Krysti Morrow

At the end of September, AgriPOWER Class XII, most county presidents and Young Ag Professionals from around the state of Ohio descended on our nation’s capital to discuss the most pertinent issues facing agriculture right now. We heard from or met with nearly all of our state’s elected officials through in-person or virtual meetings to share our stories about each of the issues and help them understand just what each might mean for the future of our farms and agribusinesses.

Although we had very informative briefings from American Farm Bureau, USDA and the Senate Ag Committee employees and members, some of the most meaningful and memorable information about the topics came from the other Ohioans on the trip with me.

Each day, I met with new Ohio Farm Bureau members who each, through their own experiences, were experts on a topic that is challenging our industry as we know it. I sat with a YAP member who is a wealth of knowledge on broadband infrastructure in rural areas and what is, or isn’t, being done with the stimulus money ear marked for rural broadband. County presidents who shared their past experiences on the trip and within their counties helped me gain valuable insight into how diverse Ohio Farm Bureau truly is.

Many of the presenters from our briefings shared that we as a group could not have come at a better time. Washington, D.C. is just starting to open up again since the beginning of the pandemic and in many cases, we were the first in-person group they have seen. On top of being the first people they’ve seen, we were in D.C. at a crucial time for Congress and many pieces of legislation they are working to pass. It was no secret that much of the work being done on Capitol Hill right now is full of tension and each side of aisle or lobbying group feels that they are doing what is best for the country and their constituents. Isn’t it amazing that our Founding Fathers designed our government so that we would have to have these in-depth, hard conversations – going back and forth what seems like endlessly – about where our country is going? I find it amazing.

AgriPOWER and YAP members at Arlington National Cemetery.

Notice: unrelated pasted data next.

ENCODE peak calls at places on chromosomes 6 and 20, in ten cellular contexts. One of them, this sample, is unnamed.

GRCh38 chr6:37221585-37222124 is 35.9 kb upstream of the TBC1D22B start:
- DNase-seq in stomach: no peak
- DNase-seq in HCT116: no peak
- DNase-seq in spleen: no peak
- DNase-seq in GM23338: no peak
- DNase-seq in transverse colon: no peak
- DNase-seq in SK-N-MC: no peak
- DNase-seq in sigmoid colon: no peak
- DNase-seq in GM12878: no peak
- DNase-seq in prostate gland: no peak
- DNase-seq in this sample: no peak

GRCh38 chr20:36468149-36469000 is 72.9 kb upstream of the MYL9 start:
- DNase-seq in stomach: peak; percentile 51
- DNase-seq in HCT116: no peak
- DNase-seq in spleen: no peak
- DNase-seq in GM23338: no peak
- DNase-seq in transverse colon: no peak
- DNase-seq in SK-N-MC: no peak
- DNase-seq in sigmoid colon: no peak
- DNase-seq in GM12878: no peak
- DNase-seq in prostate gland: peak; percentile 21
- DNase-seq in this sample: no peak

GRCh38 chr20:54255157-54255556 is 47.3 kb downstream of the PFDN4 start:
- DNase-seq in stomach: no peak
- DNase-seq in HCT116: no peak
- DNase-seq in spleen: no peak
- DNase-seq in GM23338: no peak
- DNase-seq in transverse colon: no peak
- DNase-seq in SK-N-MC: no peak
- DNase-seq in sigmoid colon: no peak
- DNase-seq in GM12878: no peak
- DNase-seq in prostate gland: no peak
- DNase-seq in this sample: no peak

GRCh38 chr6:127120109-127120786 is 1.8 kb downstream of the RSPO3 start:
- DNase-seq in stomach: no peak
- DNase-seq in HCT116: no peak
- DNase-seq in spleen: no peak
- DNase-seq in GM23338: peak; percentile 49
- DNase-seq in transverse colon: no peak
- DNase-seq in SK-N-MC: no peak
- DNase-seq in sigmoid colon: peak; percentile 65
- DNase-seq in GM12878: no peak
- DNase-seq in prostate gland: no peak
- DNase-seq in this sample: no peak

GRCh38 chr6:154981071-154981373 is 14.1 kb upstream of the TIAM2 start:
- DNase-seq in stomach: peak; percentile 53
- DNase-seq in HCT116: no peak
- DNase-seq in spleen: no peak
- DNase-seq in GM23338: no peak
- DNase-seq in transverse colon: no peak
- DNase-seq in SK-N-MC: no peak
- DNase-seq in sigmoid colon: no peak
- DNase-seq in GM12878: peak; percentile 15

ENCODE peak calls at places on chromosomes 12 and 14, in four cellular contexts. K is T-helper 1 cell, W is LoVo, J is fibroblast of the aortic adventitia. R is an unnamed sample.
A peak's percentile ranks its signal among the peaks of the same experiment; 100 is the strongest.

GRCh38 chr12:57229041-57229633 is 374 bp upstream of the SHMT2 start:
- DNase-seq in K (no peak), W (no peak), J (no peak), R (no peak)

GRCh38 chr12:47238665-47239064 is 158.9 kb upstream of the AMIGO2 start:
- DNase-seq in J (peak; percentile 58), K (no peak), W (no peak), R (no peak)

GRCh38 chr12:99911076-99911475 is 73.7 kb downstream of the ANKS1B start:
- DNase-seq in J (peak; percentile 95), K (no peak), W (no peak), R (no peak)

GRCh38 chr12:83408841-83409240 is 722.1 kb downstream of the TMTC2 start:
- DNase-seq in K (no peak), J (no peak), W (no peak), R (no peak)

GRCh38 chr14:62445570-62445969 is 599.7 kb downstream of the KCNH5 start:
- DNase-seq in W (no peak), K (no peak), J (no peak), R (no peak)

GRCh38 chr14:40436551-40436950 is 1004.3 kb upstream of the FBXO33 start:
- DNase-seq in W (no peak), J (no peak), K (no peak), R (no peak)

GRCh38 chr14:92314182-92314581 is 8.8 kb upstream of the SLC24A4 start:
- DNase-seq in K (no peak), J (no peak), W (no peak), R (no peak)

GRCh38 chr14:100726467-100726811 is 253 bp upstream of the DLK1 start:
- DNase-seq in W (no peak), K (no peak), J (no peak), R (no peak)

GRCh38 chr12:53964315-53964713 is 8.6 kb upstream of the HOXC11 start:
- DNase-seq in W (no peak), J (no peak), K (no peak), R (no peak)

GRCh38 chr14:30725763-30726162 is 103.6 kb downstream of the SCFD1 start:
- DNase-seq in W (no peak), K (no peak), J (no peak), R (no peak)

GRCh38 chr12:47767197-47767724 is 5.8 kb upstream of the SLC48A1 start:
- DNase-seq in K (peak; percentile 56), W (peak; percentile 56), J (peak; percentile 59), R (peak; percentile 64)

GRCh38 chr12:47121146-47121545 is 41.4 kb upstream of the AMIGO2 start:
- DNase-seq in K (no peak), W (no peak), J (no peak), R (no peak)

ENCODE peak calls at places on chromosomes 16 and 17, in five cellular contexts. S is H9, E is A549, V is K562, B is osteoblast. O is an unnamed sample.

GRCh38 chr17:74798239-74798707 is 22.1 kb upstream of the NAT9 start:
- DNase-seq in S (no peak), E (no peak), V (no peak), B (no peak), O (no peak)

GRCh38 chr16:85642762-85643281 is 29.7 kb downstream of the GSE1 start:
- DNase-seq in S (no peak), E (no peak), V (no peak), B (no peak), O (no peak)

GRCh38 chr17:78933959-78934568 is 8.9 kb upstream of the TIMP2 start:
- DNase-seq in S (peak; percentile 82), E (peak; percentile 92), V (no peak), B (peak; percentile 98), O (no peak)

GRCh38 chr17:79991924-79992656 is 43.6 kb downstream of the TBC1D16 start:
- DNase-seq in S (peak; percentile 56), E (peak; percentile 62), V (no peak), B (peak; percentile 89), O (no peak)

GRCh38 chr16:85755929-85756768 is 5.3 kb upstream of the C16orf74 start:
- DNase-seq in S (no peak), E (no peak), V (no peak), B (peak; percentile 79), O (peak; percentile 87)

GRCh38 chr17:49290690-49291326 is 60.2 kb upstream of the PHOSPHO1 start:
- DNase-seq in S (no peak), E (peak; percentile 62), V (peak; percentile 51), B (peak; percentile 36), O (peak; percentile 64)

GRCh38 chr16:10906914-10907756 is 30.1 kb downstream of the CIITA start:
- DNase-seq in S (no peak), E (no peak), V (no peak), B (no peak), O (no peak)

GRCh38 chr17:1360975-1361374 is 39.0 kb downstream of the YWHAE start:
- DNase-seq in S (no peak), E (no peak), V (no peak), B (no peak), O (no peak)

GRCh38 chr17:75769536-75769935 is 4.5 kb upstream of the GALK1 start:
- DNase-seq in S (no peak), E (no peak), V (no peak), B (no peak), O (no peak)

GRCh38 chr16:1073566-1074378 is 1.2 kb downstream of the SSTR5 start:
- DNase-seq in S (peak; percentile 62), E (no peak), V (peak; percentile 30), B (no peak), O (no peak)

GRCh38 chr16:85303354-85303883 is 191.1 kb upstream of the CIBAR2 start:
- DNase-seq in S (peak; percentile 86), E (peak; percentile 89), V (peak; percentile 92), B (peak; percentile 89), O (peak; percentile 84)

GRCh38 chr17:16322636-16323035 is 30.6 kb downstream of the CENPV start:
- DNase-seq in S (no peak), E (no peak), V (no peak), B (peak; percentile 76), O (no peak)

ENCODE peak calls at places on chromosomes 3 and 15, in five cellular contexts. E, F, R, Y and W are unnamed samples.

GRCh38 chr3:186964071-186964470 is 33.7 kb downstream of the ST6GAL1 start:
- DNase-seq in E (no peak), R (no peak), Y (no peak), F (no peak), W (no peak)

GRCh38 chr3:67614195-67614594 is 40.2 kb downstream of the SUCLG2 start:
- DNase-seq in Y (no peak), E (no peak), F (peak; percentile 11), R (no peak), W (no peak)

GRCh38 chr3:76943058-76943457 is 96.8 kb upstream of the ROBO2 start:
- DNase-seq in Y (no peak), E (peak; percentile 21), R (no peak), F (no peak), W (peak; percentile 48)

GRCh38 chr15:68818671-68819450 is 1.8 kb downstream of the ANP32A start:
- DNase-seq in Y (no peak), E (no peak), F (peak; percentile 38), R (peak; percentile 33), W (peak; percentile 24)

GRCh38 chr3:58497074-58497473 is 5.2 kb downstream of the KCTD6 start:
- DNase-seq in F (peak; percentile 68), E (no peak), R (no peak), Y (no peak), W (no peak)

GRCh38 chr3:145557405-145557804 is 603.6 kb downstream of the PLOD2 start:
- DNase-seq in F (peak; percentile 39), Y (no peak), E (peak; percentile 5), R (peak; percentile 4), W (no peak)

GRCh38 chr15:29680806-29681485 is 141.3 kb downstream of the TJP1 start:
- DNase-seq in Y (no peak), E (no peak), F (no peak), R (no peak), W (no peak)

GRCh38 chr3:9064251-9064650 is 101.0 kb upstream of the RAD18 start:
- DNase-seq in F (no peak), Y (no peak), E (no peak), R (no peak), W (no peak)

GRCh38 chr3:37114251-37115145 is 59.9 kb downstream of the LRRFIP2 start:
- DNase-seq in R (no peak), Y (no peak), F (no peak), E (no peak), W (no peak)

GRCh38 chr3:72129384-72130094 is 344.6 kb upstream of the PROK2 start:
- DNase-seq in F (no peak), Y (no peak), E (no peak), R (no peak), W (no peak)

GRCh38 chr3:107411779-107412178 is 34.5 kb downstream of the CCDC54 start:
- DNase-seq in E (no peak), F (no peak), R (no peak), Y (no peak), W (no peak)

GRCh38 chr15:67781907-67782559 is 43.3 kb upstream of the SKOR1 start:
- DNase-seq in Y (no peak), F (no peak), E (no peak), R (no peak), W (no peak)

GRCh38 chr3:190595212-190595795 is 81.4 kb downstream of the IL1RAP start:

A highlight of the trip outside of our congressional meetings was the rich history Washington, D.C. has to offer. A nighttime tour of the National Mall and monuments as well as our stop at Arlington National Cemetery were moving and inspiring. All of this while getting to know my peers within Ohio agriculture made this trip one I’m not likely to forget anytime soon.

As a member of Farm Bureau, I am glad that this organization takes action when necessary to protect and advance agriculture.
Mary Smallsreed's avatar
Mary Smallsreed

Trumbull County Farm Bureau

Policy Development
If you have issues with local planning or have legal questions, someone at the Farm Bureau has the answer for you, or they’ll connect you with someone who does.
Gayle Hansen's avatar
Gayle Hansen

Cuyahoga County Farm Bureau

Hansen's Greenhouse
Farm Bureau is an incredible organization that has given me countless professional development opportunities in addition to advocating for all sizes and types of farmers.
Shana Angel's avatar
Shana Angel

Tuscarawas County Farm Bureau

We go to a lot of Farm Bureau events, and there’s a lot of camaraderie built because you’re meeting with people who have similar interests and goals.
Andy Hollenback's avatar
Andy Hollenback

Licking County Farm Bureau

Event Calendar
Through its policies it brings together people in the agricultural community and invests in building vibrant communities that support agriculture.
Eric Bernstein 's avatar
Eric Bernstein

Kalmbach Feeds

Kalmbach Feeds
If it wasn't for Farm Bureau, I personally, along with many others, would not have had the opportunity to meet with our representatives face to face in Washington, D.C.
Austin Heil's avatar
Austin Heil

Hardin County Farm Bureau

Washington, D.C. Leadership Experience
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